The astro-ph Reader’s Digest
Last month Nasa announced, in what seems like a roughly annual event, the discovery of “Earth 2.0″. Described as a “Bigger, Older Cousin to Earth”, Kepler 452b is the first small planet (defined here as less than twice the radius of the Earth) to be in a roughly one year orbit around a Sun-like star.
But is it otherwise that similar to the Earth? Is it potentially habitable? To try and answer that, let’s look at the discovery paper.
In today’s paper, the authors use Cepheid distance moduli to study the structure of the SMC.
We’re attempting to map the universe in fine detail at its largest scales in 3D. Meet the astrophysical rouges that seek to upend our goal, and the tools we need to weed them out.
Today’s astrobite is not about disc jockey insects informing us about spacetime. Read on to find out a novel way of detecting electromagnetic counterparts of merging supermassive black holes.
Failed supernovae result in massive stars disappearing into the night sky without a trace. Although many stars may meet this fat, we’re just beginning to look for them!
Solar neutrinos constrain the origin of the elements in the Big Bang.
Other Recent Posts
Our current best radial velocities are precise to about 1m/s. How do we make the step towards achieving 10cm/s precision?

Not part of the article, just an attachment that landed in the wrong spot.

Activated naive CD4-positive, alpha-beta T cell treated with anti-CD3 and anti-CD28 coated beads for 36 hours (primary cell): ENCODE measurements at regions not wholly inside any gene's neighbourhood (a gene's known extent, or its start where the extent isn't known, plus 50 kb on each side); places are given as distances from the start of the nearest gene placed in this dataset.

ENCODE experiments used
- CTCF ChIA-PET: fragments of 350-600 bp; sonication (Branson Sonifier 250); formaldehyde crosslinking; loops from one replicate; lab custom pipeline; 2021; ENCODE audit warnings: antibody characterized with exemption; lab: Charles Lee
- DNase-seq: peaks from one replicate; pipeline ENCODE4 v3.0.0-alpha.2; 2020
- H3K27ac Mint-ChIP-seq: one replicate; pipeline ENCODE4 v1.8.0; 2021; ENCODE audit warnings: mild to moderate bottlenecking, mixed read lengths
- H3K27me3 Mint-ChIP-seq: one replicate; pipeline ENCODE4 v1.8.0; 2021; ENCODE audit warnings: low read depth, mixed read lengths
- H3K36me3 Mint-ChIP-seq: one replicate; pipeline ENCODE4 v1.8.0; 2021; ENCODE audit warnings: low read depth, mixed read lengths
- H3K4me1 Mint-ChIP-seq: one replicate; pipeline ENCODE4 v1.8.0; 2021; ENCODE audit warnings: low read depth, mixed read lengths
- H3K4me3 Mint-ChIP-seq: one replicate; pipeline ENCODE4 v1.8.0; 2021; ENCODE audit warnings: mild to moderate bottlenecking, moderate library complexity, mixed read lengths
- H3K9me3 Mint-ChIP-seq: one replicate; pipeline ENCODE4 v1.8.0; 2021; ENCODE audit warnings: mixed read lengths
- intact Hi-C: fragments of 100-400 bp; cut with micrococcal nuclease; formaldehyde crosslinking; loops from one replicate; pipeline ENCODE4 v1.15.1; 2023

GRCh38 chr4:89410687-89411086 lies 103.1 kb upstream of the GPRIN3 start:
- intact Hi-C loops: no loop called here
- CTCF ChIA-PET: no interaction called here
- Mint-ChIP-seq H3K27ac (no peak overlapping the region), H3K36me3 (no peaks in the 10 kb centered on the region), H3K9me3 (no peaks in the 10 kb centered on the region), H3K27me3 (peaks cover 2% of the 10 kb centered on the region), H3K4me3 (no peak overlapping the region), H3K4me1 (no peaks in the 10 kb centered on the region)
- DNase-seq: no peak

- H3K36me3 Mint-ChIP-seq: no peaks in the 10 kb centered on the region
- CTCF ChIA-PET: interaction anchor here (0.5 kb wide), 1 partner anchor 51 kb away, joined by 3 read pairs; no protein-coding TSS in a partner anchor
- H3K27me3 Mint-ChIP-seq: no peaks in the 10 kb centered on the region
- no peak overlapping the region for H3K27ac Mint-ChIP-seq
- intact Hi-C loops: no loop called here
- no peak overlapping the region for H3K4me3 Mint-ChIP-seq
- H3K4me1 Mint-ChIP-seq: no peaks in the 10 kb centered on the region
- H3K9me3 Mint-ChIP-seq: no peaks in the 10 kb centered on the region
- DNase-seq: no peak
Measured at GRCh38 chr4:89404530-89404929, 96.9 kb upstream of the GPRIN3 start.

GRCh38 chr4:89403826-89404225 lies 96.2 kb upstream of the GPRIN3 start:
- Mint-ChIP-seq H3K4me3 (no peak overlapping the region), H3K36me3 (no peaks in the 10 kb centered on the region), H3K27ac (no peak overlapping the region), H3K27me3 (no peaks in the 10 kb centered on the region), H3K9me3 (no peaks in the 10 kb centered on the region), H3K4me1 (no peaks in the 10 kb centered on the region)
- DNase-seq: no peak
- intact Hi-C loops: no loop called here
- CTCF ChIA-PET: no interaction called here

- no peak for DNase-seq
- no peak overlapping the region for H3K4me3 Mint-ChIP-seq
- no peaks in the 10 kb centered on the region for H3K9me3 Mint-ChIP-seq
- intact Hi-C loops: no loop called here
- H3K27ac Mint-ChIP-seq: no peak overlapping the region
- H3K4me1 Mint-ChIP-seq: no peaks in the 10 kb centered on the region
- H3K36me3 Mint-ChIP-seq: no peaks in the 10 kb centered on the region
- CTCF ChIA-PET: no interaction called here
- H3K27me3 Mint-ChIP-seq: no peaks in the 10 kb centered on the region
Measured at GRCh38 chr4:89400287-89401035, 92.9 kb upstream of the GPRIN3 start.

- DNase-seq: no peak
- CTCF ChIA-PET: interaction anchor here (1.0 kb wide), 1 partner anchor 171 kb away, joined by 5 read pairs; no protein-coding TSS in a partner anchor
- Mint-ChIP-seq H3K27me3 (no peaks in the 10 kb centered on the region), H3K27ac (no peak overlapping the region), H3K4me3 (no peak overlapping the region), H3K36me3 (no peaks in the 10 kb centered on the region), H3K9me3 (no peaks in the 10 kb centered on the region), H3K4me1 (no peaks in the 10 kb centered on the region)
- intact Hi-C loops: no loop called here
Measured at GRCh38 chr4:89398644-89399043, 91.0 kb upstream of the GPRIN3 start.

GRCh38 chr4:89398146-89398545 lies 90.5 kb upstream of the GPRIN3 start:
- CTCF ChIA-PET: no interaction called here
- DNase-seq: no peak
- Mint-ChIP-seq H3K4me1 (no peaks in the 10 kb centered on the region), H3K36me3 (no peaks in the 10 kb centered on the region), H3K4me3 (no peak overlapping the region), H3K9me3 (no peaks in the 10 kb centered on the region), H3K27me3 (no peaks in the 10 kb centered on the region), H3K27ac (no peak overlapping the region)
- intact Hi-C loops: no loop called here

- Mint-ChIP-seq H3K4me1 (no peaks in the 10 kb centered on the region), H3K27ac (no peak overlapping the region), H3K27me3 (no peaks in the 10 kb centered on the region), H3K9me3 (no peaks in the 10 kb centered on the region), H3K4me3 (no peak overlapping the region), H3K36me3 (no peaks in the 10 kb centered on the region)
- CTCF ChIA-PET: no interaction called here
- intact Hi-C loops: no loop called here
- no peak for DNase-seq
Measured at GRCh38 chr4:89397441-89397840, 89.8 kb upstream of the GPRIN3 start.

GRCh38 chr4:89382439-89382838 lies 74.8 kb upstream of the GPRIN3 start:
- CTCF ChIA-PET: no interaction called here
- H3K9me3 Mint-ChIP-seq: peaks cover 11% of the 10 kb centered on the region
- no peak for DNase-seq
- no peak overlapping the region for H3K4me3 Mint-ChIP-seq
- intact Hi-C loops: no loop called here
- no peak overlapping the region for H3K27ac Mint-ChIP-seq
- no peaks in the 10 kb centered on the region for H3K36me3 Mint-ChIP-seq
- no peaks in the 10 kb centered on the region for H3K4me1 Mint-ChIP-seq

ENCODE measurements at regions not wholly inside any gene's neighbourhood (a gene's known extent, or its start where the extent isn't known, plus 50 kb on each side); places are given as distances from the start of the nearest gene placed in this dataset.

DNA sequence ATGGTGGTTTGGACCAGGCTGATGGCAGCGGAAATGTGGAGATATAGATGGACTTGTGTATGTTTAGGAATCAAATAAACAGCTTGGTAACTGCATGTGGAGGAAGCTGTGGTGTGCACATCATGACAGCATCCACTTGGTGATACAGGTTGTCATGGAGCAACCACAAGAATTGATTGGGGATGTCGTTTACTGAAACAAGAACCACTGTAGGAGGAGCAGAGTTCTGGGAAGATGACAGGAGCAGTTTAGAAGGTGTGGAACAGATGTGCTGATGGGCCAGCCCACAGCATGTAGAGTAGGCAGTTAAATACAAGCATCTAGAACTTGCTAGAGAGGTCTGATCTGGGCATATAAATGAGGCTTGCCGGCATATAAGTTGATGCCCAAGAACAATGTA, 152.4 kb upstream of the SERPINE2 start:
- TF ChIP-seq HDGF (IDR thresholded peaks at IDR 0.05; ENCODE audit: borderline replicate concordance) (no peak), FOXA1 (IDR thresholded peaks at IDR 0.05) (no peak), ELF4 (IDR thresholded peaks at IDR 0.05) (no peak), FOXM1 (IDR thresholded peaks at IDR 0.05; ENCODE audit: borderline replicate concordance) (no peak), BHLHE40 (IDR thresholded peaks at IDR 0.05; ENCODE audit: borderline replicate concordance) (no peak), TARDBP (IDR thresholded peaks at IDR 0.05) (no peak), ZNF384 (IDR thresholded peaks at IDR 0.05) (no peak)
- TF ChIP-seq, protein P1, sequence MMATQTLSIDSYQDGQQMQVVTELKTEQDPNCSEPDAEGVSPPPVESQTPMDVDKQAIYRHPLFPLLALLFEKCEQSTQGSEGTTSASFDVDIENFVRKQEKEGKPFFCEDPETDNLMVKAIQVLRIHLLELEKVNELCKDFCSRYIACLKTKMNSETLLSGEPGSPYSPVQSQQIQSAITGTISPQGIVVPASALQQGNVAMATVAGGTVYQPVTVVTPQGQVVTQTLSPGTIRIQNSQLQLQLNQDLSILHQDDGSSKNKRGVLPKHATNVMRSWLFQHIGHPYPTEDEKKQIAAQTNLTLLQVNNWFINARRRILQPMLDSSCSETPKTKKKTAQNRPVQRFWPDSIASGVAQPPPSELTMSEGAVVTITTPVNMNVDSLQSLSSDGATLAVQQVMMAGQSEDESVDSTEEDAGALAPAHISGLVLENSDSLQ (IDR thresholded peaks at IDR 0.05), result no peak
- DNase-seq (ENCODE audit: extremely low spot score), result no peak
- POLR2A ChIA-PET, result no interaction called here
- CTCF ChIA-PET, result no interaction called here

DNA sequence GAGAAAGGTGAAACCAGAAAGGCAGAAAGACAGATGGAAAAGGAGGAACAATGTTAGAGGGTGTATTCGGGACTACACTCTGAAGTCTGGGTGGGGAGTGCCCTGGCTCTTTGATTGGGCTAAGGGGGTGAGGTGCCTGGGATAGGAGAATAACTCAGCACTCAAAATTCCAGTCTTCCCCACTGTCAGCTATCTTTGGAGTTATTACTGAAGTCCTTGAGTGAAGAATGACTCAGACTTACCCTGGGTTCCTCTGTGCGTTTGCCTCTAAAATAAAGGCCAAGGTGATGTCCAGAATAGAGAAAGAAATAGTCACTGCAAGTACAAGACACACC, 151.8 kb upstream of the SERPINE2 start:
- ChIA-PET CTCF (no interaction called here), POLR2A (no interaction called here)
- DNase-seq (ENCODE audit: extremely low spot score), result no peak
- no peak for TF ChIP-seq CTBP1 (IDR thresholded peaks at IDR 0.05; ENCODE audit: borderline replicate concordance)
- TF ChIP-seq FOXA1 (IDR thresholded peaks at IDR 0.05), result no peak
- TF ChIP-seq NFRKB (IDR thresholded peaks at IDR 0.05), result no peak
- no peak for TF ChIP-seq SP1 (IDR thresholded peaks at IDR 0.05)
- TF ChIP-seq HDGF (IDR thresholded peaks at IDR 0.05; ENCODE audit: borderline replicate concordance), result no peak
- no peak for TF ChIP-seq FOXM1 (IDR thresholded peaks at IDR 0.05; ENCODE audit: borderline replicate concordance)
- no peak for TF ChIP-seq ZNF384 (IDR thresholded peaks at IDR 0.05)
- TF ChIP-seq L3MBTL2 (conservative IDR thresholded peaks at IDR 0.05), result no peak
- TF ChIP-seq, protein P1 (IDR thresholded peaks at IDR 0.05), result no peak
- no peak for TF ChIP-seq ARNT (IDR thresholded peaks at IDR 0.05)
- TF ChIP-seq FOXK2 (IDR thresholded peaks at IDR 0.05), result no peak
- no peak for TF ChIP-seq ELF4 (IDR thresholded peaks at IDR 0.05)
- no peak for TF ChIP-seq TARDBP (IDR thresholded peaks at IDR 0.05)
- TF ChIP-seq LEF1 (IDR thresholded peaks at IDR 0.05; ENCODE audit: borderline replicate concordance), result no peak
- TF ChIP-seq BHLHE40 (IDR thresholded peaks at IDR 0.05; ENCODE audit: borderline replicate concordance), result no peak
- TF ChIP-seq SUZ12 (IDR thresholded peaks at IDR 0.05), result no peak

We have an open call for writers to join the “Astrobites en Español” team. Interested?
Starting tomorrow (Thursday June 11), Astrobites will be hosting a Reddit “Ask Me Anything” on /r/science! The thread will go live at 8 AM Eastern, and Astrobiters will be responding to your questions by 1 PM.
A supernova goes off. A star has died. Can its partner have anything to do with it?
Astrobites in Spanish has now gone live! Find us in astrobitesenespanol.wordpress.com. Happy reading!
Planets seem to occur all over the place in the universe. However, it is still unknown how they form. The growth of objects larger than meter size is difficult because objects of this size quickly fall into the central star. This Astrobite gives a small overview of the meter-size barrier as found by Stuart J. Weidenschilling in 1977.
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